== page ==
I wish you wouldn’t show this to your son, your mom says. He’s too small.

           Small enough to know, your dad says flatly. This is important.

           Your mom tsk-tsks dramatically in response, before adjusting the tone of her voice. Maybe you should at least ask me before you…  

           But you can no longer distinguish their voices. Eventually you grow tired of the furious fight scenes in your head and fall asleep to your parents’ faint whispers through the walls. Once or twice, you think you hear your father raising his voice, but the sounds are sporadic and taper quickly. When you wake up the next morning, you find that Kamen Rider Agito had somehow rolled off the bed in the night. You step carelessly over his still torso on the wood-paneled floor as you go to brush your teeth.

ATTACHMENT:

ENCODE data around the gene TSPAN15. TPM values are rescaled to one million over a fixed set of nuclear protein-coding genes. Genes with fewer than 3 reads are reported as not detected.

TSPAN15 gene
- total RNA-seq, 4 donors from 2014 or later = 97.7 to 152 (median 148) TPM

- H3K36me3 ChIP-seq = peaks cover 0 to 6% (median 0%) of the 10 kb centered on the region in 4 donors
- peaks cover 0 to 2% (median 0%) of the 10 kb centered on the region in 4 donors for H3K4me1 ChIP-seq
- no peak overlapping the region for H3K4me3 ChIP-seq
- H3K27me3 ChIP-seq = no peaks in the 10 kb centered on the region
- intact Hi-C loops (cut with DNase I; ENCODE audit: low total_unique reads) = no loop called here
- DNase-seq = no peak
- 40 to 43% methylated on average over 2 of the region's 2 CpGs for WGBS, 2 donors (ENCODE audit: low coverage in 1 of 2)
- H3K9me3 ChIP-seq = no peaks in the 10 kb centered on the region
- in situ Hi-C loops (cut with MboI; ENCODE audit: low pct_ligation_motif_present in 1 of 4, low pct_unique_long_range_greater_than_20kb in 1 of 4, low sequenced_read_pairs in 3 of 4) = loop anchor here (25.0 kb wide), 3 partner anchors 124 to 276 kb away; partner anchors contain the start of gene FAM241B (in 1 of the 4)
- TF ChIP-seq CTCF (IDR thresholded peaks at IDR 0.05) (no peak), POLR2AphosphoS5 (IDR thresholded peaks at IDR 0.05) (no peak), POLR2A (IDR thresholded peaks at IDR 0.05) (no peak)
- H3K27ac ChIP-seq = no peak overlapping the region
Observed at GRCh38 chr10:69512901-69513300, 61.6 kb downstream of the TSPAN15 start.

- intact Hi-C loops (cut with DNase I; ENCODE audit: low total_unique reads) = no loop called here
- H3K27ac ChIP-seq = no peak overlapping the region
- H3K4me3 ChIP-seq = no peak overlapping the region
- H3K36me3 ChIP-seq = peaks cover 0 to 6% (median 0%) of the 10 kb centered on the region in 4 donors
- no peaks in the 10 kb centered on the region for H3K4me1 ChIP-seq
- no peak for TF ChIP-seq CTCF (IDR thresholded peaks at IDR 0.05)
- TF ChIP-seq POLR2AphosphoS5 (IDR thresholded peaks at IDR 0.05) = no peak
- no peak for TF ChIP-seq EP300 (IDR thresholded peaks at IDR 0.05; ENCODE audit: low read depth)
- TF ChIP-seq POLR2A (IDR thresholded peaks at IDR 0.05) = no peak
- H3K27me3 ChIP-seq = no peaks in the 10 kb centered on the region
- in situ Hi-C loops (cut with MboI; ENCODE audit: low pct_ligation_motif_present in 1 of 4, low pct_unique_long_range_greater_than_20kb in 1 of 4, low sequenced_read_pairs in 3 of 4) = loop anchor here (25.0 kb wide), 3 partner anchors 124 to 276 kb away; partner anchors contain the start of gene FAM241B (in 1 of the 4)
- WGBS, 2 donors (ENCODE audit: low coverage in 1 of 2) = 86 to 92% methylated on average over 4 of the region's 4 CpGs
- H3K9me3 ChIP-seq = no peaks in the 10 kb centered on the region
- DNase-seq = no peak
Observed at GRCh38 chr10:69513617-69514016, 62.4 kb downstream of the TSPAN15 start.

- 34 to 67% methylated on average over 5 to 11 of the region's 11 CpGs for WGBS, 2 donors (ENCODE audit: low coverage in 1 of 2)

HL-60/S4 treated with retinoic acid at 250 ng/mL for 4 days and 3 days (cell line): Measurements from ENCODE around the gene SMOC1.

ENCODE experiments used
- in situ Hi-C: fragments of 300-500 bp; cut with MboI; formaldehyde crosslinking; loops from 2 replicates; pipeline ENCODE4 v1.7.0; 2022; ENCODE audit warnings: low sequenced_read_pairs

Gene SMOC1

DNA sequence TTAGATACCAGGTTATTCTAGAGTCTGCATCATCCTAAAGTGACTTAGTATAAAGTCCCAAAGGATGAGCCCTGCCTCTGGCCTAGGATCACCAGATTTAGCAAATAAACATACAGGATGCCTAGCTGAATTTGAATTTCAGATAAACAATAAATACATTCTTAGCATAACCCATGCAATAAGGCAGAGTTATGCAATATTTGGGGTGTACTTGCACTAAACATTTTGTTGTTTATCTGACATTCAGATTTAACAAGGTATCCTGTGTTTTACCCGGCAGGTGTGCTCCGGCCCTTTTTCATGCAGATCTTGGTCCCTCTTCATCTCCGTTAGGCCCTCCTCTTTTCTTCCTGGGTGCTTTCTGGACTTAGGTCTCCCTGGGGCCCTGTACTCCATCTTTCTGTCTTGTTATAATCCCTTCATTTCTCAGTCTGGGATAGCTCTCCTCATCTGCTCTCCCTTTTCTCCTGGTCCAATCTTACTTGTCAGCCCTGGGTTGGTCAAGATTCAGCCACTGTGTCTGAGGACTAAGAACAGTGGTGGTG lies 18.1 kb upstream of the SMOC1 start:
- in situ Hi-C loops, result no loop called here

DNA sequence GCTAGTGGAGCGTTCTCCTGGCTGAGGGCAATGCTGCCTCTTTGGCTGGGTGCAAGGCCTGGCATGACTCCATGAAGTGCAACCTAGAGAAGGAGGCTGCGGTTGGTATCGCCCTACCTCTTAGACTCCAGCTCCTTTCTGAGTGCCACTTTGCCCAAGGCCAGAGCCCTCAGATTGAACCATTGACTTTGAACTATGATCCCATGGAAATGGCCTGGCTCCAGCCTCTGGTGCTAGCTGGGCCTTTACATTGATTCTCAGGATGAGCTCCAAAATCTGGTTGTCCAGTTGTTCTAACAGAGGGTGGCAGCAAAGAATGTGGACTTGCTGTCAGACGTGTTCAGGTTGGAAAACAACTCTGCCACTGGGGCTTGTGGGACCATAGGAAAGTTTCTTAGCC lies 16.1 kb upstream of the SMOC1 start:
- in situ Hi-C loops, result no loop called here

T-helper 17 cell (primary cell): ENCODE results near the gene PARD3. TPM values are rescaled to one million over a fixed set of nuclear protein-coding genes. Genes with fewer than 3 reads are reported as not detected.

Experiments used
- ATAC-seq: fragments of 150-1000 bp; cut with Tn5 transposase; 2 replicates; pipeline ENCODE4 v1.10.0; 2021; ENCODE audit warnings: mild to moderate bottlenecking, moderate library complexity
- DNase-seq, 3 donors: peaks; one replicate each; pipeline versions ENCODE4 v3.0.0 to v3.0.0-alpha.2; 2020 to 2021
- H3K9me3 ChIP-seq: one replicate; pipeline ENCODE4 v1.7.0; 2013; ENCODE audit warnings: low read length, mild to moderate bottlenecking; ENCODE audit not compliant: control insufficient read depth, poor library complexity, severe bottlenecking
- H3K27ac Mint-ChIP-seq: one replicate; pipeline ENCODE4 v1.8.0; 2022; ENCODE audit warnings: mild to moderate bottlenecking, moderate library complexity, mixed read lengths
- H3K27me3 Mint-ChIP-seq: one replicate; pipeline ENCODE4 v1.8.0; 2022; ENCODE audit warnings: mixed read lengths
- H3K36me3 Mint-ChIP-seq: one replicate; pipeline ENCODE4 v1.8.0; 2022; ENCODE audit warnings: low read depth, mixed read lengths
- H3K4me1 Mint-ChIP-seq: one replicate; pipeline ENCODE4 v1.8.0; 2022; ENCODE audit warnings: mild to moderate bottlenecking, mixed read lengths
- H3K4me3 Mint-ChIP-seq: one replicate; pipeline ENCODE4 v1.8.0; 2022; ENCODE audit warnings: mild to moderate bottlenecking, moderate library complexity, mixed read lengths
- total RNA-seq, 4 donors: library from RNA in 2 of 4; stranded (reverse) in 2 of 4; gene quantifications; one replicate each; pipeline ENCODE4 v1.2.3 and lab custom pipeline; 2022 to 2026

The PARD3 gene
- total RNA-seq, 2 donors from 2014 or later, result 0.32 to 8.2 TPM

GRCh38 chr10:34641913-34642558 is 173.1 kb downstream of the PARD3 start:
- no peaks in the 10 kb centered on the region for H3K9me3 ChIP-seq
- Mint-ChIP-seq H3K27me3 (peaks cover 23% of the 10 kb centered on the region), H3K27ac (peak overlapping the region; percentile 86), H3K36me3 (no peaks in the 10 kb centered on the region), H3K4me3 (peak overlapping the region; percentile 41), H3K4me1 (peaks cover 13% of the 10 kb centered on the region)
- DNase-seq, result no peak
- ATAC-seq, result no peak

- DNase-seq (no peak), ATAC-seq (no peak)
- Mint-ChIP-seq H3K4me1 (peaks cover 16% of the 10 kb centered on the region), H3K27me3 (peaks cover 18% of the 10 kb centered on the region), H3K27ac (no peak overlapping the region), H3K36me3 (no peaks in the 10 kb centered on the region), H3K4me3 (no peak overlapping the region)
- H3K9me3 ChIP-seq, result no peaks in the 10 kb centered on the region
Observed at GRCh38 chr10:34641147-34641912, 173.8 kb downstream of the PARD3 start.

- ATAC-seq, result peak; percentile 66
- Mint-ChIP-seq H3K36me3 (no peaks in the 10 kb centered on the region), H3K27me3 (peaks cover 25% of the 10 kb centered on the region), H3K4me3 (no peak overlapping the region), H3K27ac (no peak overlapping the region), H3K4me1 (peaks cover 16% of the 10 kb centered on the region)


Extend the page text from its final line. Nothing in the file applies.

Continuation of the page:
Wayne Tan recently graduated with a Master of Studies in English from the University of Oxford, with a concentration on Nietzsche. His piece, 'Ontology', is forthcoming in the Fall issue of Angels Flight Literary West. He is currently based in Singapore where he is working on his teaching certification.